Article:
Sometimes I have these flashes of brilliance. Like when I figured out I could clean the tile wall in my German bathroom with a mop. Or put lemon juice in a Misto and spray guacamole to keep it from turning brown.
I’ve been trying, for a while now, to figure out how to erect a Festivus Pole. And in the spirit of Festivus, do it with minimal time and effort, so we can can get on to the most important part: The Airing of Grievances.
Queue flash of brilliance. Aka Christmas tree stand.
DIY Festivus Pole
This whole project should take approximately 2 minutes and cost less than $20. Mine was $0 because I happen to have all this crap laying around.
1 Christmas tree stand
1 Shower rod
Sign & Decorations (optional)
1. Stick shower rod into Christmas tree stand
2. Tighten screws
3. Erect the pole
4. Begin airing grievances
I’m quite sure that to my neighborhood HOA-holes this looks like a stripper pole. So I added a “Happy Festivus” sign to clarify. You can make your own sign or use mine. Click here to download.
Decorating the pole is 100% optional. If you want to get technical, a traditional Festivus Pole should be unadorned. I went with the
lazy I mean traditional pole.
Don’t know Festivus? Read about it here.
I have a motivation problem. Christmas is days away. Barely any shopping is done. The decorations are still in the attic. And I can’t muster the “holiday spirit” to accomplish any of that crap.
It just doesn’t seem like Christmas time. Why is that? Maybe because it’s 80 degrees outside. 80 DEGREES. In December. Yes, I’m in Florida, but come on. Can we get more than 2 days of winter? I use the word “winter” loosely.
What I really need is a walk thru the ridiculously grand holiday displays at my old garden center Tuincentrum Daniels in Vlodrop (no one does visual merchandising like the Dutch!) or reibekuchen mit pommes (amazing potato pancakes with apple sauce) from a German Christmas market.
Or maybe this. The life-size advent calendar in Bernkastel-Kues, Germany.
Life-size advent calendar at Bernkastle-Kues, Germany Christmas market
How cool is this to count down to Christmas? The giant advent calendar in on the apotheke in Bernkastel’s main square. Every day a different hand-painted fairy-tale scene is revealed.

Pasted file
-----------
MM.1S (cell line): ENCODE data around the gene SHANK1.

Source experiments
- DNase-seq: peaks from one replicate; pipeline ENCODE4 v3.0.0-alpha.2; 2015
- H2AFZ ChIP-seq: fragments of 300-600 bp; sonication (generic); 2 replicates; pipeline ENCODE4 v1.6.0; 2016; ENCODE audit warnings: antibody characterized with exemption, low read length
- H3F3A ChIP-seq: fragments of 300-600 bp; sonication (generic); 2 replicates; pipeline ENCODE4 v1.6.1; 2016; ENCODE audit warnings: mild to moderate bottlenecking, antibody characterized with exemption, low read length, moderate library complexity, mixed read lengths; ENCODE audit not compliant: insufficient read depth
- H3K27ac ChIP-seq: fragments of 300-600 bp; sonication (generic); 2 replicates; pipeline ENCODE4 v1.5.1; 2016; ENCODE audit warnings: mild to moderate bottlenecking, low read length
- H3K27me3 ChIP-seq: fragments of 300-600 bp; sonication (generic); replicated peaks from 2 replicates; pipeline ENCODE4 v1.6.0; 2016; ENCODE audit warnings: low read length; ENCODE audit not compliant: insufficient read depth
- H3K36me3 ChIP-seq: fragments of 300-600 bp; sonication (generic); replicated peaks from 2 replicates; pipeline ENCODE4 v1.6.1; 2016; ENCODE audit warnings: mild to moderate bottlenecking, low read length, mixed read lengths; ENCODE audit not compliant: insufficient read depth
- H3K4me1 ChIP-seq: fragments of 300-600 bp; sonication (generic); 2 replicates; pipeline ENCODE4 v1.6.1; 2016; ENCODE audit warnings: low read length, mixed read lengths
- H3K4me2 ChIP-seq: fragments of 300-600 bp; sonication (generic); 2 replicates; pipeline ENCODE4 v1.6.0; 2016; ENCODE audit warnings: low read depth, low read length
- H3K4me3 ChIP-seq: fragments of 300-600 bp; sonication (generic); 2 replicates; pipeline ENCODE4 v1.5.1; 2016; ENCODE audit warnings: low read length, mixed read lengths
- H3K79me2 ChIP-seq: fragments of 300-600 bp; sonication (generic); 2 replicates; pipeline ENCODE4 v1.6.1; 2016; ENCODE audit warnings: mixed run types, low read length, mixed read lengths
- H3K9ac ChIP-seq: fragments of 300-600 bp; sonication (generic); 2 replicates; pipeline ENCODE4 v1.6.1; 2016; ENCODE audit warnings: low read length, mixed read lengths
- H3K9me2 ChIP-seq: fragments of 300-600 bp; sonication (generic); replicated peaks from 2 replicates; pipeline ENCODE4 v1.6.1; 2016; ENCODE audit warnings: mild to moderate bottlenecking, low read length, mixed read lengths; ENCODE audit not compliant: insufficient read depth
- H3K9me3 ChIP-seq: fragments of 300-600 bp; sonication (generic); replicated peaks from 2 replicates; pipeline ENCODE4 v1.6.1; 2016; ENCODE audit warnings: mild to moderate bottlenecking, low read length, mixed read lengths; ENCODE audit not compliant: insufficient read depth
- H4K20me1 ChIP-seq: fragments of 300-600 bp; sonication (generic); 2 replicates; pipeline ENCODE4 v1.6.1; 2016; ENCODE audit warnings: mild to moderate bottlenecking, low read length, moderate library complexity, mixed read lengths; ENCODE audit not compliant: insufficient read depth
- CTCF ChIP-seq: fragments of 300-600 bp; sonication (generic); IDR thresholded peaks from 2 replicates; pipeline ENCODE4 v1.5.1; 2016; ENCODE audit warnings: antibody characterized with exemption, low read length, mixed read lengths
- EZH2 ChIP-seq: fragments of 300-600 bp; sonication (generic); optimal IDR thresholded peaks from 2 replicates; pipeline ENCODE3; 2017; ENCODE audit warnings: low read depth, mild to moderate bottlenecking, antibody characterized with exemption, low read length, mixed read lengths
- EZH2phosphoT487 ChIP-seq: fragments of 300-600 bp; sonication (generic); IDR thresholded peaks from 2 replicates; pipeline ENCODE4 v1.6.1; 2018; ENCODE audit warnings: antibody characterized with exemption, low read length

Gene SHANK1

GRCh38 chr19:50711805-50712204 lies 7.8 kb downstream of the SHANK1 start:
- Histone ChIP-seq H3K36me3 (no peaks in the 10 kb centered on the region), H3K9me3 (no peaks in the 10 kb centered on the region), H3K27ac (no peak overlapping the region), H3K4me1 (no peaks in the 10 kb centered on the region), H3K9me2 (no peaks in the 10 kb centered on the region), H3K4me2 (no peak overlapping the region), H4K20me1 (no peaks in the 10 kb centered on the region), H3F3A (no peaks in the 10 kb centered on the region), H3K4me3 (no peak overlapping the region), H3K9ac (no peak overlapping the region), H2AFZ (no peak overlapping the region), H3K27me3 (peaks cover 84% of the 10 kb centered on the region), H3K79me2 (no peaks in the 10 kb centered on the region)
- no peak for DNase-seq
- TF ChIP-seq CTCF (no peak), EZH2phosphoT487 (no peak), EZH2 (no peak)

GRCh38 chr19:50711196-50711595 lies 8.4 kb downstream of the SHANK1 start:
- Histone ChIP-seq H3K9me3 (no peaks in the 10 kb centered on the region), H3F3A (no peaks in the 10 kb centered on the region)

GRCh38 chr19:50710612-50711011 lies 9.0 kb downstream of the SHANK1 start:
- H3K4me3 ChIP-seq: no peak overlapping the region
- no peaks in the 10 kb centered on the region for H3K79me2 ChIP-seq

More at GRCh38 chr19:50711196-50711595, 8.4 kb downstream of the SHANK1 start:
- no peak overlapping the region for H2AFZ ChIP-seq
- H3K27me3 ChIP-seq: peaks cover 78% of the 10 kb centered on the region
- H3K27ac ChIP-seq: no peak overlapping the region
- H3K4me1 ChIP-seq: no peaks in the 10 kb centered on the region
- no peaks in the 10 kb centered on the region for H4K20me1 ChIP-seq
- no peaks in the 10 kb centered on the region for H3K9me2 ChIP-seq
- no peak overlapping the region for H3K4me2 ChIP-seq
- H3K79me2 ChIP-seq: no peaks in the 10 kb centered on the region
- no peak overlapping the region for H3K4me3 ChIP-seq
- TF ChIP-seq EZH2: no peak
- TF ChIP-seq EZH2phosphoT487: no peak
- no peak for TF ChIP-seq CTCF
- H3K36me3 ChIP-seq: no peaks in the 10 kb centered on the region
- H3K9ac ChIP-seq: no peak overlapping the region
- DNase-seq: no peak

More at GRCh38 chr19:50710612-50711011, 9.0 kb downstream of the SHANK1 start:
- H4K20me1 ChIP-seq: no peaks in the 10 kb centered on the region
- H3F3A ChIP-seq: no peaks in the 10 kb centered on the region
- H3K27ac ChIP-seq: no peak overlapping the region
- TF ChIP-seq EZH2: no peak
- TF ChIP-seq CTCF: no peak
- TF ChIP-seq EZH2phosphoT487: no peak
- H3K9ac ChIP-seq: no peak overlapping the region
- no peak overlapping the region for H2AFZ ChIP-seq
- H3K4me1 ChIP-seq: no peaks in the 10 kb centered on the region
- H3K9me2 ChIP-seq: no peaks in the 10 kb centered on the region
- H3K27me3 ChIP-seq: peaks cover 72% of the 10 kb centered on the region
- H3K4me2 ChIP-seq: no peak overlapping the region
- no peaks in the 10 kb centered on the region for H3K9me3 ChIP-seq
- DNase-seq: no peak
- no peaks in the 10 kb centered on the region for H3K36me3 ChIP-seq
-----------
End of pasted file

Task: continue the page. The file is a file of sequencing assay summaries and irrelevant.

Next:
Bernkastel is already adorable with all the half-timbered houses, but even better during the holidays. Here are some more pics of the decorated village—from when we there for the Christmas market. You may recognize some of these places from our previous trip.
I love this guy’s costume. He saw me lurking around and was kind enough to pose for a picture
On our first trip after moving to Germany, we visited Burg Nanstein and Gartenschau Kaiserslautern—this really cool dinosaur park right by Ramstein.
It had pretty manicured gardens, a nice playground and a ton of cool dinosaurs. Look at the size of that allosaurus! Also soccer fields, mini golf and places to eat.
We could have brought a picnic and stayed all day. But we didn’t because we’re American; we didn’t know our country’s strict “no outside food allowed” rules don’t apply in Europe. There it’s completely acceptable (and normal) to take food wherever you go—even when you’re paying admission somewhere food is sold. How much more enjoyable would Disney World have been if they let you bring in outside food? All right, not really a fair question. Maybe a teensy, tinesy, slight little bit better?
Jacob saw this giant, steep slide and ran off, climbed to the top and slid down—before we saw the sign that said he wasn’t old enough to slide. Matt went with him after that.
There was a weird head sticking out of the ground that you can climb inside. Nicholas liked being in the dinosaur’s mouth for a very short period of time. He always hates when I put him in something to take a pic. Like here in Salzburg.
Look at Jacob’s chubby little face and Nicholas’ baby mullet. How tiny and cute they were. It was a good day.